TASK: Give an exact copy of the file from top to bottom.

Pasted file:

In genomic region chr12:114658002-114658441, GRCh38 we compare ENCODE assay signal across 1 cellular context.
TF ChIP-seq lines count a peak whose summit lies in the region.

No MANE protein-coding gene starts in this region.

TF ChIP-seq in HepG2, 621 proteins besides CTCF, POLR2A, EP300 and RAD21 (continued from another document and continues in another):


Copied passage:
In genomic region chr12:114658002-114658441, GRCh38 we compare ENCODE assay signal across 1 cellular context.
TF ChIP-seq lines count a peak whose summit lies in the region.

No MANE protein-coding gene starts in this region.

TF ChIP-seq in HepG2, 621 proteins besides CTCF, POLR2A, EP300 and RAD21 (continued from another document and continues in another):